Bill, Martha and their little child Hal are spending a quiet winter Sunday in their cosy house when they get an unexpected visit from Mike Nickerson and Tony Rodriguez. Mike and Tony are ... See full summary »
In 1950s Czechoslovakia circus manager Karel Cernik is planning an escape from Communism to freedom.His idea is to force his way across the guarded border using his entire circus.Three years in the making his idea is ready to be tested when he's suddenly summoned to a Secret Police routine questioning about his circus' program.To Cernik it's clear that he has an informer among his staff who reports his activities and private talks to the Secret Police. The Americans are just across the river in a nearby border village but Cernik needs a special permit from the Secret Police allowing his circus freedom of movement in the border areas to perform his shows.This hard to get permit is vital to his escape plan.To make matters worse his wife is being unfaithful, his daughter has fallen in love with the new stables boy,his circus is falling apart and his longtime rival, Barovik, wants to take over Cernik's circus.Written by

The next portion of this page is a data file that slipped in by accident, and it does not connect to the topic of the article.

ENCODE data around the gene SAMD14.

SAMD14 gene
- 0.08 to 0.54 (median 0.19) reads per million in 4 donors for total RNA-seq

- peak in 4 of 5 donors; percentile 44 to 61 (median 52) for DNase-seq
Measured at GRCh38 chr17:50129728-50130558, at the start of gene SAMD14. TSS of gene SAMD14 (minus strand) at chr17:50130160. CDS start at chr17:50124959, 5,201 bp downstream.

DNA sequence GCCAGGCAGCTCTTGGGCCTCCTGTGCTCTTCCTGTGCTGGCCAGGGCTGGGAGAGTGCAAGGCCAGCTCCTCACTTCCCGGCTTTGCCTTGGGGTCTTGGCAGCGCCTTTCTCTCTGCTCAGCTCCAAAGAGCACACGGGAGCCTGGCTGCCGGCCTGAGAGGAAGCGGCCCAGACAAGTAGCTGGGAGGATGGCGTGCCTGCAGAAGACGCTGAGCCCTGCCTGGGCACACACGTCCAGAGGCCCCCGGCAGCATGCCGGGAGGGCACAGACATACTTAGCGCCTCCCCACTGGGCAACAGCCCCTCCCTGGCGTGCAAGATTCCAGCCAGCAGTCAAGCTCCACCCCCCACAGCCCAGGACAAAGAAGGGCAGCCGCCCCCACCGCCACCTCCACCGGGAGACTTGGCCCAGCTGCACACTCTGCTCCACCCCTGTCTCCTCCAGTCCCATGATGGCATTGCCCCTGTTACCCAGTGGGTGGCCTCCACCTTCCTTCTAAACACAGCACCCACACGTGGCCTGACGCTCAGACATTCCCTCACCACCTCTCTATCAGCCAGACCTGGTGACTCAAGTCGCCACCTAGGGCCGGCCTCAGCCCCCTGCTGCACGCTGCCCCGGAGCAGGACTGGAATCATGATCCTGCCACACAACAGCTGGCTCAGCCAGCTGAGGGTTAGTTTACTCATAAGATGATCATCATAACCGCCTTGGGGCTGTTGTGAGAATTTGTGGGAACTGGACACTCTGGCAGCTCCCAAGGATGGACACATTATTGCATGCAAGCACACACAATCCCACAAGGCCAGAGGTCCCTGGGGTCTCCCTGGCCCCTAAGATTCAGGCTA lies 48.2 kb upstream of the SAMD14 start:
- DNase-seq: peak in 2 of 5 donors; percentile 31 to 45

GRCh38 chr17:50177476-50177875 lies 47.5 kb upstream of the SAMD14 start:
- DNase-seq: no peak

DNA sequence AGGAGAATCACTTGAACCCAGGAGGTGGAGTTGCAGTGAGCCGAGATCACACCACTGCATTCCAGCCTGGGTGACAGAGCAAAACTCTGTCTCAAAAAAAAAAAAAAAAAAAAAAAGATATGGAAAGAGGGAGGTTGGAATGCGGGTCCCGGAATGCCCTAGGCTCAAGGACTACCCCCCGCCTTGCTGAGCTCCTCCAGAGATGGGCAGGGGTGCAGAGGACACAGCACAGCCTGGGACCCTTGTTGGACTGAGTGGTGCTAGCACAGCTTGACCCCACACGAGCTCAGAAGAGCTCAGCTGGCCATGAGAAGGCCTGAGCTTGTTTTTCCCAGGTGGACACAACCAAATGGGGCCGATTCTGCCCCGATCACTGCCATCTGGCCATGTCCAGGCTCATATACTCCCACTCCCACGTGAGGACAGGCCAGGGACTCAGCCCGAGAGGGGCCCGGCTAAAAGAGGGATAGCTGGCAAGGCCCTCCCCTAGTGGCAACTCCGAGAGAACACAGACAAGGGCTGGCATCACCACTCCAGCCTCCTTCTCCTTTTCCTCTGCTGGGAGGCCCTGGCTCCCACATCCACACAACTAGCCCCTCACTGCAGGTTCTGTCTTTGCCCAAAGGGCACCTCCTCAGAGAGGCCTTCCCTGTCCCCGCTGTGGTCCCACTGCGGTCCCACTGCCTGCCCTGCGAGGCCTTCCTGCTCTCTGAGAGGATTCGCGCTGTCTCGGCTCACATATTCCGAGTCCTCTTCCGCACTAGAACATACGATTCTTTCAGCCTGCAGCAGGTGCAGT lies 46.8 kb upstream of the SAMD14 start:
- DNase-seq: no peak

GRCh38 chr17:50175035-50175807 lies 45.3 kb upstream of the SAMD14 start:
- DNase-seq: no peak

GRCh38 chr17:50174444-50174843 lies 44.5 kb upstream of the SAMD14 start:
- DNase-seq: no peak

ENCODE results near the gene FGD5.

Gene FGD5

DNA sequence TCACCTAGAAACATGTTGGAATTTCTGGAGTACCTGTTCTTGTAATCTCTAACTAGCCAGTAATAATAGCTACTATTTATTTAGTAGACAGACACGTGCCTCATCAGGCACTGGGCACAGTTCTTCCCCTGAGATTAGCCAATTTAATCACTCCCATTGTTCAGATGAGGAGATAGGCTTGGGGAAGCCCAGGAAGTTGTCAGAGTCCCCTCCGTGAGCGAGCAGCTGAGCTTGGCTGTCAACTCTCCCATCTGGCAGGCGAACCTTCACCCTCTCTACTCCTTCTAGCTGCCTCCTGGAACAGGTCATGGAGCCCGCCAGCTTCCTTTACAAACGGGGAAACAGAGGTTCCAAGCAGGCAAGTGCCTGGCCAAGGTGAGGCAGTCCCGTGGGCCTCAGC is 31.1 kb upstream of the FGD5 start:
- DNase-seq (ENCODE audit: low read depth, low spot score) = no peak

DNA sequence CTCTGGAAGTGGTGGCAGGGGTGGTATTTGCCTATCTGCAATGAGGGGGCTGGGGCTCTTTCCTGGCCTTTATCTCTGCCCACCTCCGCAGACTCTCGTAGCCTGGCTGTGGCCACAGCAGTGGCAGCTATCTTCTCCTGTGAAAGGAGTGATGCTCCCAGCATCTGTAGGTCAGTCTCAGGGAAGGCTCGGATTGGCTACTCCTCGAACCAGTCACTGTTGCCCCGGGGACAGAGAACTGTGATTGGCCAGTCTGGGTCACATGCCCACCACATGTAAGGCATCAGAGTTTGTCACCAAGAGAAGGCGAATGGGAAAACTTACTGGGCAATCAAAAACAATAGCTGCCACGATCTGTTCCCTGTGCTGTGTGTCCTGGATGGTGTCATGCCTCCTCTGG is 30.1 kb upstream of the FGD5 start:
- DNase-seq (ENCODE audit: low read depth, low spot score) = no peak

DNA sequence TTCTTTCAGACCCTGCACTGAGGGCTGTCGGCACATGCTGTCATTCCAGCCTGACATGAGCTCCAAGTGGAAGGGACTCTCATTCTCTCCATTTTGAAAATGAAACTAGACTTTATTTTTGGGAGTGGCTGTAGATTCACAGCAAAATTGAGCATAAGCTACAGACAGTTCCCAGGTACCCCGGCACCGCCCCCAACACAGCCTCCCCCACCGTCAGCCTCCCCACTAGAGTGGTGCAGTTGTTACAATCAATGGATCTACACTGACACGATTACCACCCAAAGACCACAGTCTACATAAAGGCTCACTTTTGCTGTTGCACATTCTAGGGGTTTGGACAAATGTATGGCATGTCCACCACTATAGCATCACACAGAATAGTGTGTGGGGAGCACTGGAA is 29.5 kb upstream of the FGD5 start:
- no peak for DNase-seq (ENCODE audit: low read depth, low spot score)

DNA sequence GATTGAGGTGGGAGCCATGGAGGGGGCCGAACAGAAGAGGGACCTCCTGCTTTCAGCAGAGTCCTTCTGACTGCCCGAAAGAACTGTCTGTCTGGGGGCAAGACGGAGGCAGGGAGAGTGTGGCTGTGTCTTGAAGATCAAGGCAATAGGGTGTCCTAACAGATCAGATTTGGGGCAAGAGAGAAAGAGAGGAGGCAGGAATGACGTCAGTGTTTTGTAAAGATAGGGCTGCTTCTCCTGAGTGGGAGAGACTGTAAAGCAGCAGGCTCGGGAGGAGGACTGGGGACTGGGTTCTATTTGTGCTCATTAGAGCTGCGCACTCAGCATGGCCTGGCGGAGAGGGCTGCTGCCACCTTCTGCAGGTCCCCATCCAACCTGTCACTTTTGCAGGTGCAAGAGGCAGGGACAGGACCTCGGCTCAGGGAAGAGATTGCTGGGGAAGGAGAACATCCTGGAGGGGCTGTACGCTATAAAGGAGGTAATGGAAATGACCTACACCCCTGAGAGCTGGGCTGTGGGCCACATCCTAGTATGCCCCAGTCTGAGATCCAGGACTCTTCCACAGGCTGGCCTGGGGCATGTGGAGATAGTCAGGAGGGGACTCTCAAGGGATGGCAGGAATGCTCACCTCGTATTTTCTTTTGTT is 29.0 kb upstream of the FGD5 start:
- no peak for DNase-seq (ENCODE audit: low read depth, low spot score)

This is a particularly fine film, but the other users missed an item that I would like to mention.
Namely, communism or, rather, the specific type of communism which was practiced within the old Soviet Empire, was a subtle poison to the human spirit.
In a critical scene, just before the fatal run across the border, the Circus manager questions a roustabout about his betrayal of his community(the Circus) and everyone whom he ever knew there. This man, with a straight face, announces that he and the other manual laborers are the heart and essence of the circus. Along with the movie audience, the manager(played by veteran actor Frederick March) is shocked that anyone could convince himself that people come to see him and his fellows, not the aerialists, not the lion tamer nor even the clowns.
There are no paranoid political rants here, but that form of communism is "busted" for its "divide and conquer" tactics. People took appalling risks to flee communism and this film gives the viewer part of why they were willing to take them. I couldn't imagine then and I can't imagine now that "a higher standard of living" was the reason for this.
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